A customer calls and leaves a message. There is an issue with what you sold them and they are definitely NOT happy.
What do you do?
- Do you ignore the call and hope the situation solves itself?
- Do wait a few hours for them to cool off before you return the call?
- Do you pick up the phone and call the customer immediately?
“In times of trouble, there are those who run away from the fire, and there are those run toward the fire to put it out.” – Richard Elmes
If you work in any customer service or sales role, the best answer would be number 3.
It is when your customer has an issue, that they need you the most.
- If you run away, the customer will come to the realization that you only care about your commissions from the sale and not the “solution” you sold them on. When you deal with the issue head on, you are communicating that you are there to help. You care about their success. And you want to make things better.
- Delaying making contact tells the customer that they are not your priority. And all customers want to feel like a priority.
If you are tied up in a meeting or with another customer, sending a quick email or text message acknowledging that you received their message and that you will get back to them later (and state the time) will signal to your angry customer that help is on its way. This will help calm them down a bit. But this feeling only lasts a short time, and disappears completely if you fail to call them at the time you stated.
- When you run into the fire, by getting back to them quickly, that response time tells your customers that you care. This is the first step in handling Customer 911 calls. Yes, they may yell, scream or jump up and down, but they will still appreciate your efforts, when you prove to them that you will support your solution, and put out the fire and ultimately removing their stress.
Remember, when a customer calls us to complain about an issue, they are giving us a gift.
They are giving us the gift of fixing the issue.
They are giving us the gift of a second chance to make things right (And possibly earn the next sale).
“Opportunity dances with those who are already on the dance floor.” – H. Jackson Brown Jr.
Here is another example of the Sales Dating Mindset in this blog post by Saumil Mehta
If you’ve ever worked in an enterprise software company at the same time as being single, maybe you’ve noticed the similarities between dating and software sales. Here’s how:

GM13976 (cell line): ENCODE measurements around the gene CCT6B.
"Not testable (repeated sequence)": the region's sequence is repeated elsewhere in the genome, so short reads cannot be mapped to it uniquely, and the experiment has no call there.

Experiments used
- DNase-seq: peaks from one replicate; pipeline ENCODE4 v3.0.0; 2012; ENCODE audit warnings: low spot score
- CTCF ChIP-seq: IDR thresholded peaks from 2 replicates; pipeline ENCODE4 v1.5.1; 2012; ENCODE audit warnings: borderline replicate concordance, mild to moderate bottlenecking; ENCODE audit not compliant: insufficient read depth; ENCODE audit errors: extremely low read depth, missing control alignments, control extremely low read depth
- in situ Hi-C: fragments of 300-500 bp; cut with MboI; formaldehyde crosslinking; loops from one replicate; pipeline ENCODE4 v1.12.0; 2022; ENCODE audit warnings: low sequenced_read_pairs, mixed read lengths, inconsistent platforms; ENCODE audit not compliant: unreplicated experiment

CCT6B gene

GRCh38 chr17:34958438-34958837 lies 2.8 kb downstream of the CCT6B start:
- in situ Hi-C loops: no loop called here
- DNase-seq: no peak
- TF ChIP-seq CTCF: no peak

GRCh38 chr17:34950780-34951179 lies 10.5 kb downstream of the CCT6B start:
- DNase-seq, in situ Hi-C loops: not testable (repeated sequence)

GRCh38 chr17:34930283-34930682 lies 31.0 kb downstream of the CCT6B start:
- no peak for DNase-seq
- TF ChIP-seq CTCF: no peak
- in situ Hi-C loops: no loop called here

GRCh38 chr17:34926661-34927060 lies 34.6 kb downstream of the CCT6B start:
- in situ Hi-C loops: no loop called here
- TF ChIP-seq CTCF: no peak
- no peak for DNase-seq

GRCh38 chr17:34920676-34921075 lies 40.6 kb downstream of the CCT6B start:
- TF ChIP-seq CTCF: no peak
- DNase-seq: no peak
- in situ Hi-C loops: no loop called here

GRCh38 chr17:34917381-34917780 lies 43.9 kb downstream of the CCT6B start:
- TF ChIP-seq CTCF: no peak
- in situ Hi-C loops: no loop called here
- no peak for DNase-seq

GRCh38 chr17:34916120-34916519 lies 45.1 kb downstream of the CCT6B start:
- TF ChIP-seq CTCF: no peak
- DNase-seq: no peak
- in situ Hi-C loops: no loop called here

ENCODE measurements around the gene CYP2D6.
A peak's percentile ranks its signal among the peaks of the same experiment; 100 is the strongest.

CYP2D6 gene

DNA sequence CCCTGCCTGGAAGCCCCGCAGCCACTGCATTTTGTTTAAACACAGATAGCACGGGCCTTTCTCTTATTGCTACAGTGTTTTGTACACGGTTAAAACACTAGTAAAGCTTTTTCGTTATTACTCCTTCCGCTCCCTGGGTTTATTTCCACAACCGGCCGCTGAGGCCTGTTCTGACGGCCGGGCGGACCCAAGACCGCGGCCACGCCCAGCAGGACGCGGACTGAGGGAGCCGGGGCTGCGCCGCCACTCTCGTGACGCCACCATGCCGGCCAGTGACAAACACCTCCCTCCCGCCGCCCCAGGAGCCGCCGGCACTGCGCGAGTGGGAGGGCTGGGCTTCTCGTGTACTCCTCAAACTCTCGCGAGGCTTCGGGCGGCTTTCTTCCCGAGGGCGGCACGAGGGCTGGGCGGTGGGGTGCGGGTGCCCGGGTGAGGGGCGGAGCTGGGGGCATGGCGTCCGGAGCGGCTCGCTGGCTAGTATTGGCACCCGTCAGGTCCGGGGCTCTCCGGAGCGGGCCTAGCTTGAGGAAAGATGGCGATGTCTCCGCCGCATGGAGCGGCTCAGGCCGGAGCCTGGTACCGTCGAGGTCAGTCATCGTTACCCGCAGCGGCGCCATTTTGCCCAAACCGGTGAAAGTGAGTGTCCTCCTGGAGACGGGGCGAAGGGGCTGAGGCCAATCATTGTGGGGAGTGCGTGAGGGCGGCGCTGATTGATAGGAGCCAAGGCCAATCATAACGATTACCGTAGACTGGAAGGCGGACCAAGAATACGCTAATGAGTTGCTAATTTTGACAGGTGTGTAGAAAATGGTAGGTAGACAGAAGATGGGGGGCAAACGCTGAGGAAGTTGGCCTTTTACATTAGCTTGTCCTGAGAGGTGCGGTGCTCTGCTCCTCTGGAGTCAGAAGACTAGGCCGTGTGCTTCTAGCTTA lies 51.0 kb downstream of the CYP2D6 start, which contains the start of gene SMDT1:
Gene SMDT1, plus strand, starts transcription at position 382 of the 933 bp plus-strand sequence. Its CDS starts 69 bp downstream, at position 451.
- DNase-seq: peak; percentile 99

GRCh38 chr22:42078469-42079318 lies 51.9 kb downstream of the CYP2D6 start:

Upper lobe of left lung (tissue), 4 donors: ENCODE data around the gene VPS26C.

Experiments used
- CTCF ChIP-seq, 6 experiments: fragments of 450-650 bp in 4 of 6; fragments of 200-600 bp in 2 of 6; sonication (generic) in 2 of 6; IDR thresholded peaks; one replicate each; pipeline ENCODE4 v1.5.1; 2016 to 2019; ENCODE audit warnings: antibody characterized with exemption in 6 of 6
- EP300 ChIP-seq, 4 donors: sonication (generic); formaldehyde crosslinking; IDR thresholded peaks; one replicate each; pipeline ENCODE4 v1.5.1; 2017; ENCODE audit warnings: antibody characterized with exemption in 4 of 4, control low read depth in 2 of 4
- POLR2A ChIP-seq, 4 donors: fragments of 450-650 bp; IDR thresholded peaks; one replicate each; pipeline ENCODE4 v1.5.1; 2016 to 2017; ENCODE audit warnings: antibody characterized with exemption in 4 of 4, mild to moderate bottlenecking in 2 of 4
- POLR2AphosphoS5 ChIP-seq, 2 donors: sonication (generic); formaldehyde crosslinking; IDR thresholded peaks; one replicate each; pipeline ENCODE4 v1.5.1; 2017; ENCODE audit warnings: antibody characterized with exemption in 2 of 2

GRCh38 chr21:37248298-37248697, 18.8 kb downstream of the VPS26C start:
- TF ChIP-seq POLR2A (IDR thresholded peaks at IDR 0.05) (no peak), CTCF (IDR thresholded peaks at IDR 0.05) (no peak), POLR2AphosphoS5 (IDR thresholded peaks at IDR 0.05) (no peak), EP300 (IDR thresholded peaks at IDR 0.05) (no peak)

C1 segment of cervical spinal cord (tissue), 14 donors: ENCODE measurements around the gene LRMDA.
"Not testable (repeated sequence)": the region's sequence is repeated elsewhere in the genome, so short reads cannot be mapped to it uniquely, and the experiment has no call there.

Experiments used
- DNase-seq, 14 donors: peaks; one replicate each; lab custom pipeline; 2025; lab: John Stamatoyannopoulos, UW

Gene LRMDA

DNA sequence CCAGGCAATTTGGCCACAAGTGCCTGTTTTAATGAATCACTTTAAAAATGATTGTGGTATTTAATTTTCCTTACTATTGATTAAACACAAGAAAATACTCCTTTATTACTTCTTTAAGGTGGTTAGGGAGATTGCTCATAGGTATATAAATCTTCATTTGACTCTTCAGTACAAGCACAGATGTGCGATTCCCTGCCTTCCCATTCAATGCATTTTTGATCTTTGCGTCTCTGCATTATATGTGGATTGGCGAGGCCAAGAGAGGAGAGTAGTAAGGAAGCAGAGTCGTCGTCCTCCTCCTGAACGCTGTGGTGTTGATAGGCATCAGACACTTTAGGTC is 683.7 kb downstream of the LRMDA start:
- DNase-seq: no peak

- Putting on a match.com profile is like going to a trade show.
- Always out and about on the prowl? It’s called lead generation, folks.
- Meeting different girls? Going on many first dates? How about calling it what it is: a sales pipeline?
- Going on ten dates without a goodnight kiss – poor ROI.
- Getting fixed up by a friend? Well, that sounds a lot like inside sales supporting corporate sales, doesn’t it?
- Getting screwed out of a makeout session by the girl’s annoying prissy little twit of a roommate? We like to call it bureaucratic wrangling and internal politics.
- And finally, the single man’s dating mantra, which aligns so well with the sales cliche: “Always be closing (ABC)”. Need I say more?
Depressing? Natch. Disgusting in its objectification of relationships? Of course. But funny trumps all, folks.
Here is his blog: http://bitbubble.wordpress.com/2007/06/03/why-dating-is-like-software-sales/
“One loss is good for the soul. Too many losses is not good for the coach.” – Knute Rockne, Notre Dame Football Legend
“We place value on things in the same proportion as it took to acquire it.” – Richard Elmes, The Sales Dating Guy http://www.SalesDatingGuy.com
The following networking ideas come from my friend and fellow professional speaker, Judy Suke. (Judy is not only funny, but she is an excellent networker)
7 STEPS FOR HIGHLY EFFECTIVE NETWORKING
1. Have a polished infomercial and know exactly who you want to target. (Talk to SUCCESSFUL people in your business and ask who the IDEAL CLIENT IS … do some research … put some time in)
2. Learn how to small talk and show genuine interest in people. DON’T BE LOOKING OFF IN THE DISTANCE to see who ELSE is there. Look them in the eye and FOCUS ON THEM DON’T PREJUDGE ANYONE …. Sports equipment … CATERER YOU SHOULD BE ACTING LIKE A HOST – NOT A GUEST
3. Never try to sell to the people at a networking event. Build relationships. – networking events are not for showing product. TIME IS PRECIOUS and people WANT TO and NEED to CIRCULATE. 10 minutes or less 60 seconds to describe product or service
4. Go with a GOAL of the number of IDEAL people you want to connect with.
5. Follow-up with good leads within 48 hours. Let the person who gave you the lead know that you followed up. THANK THEM.
6. Decide how much time per month you want to spend networking.
7. Track success patterns and establish a system to sustain your business.
“Better to light a candle than to curse the darkness.” – Chinese Proverb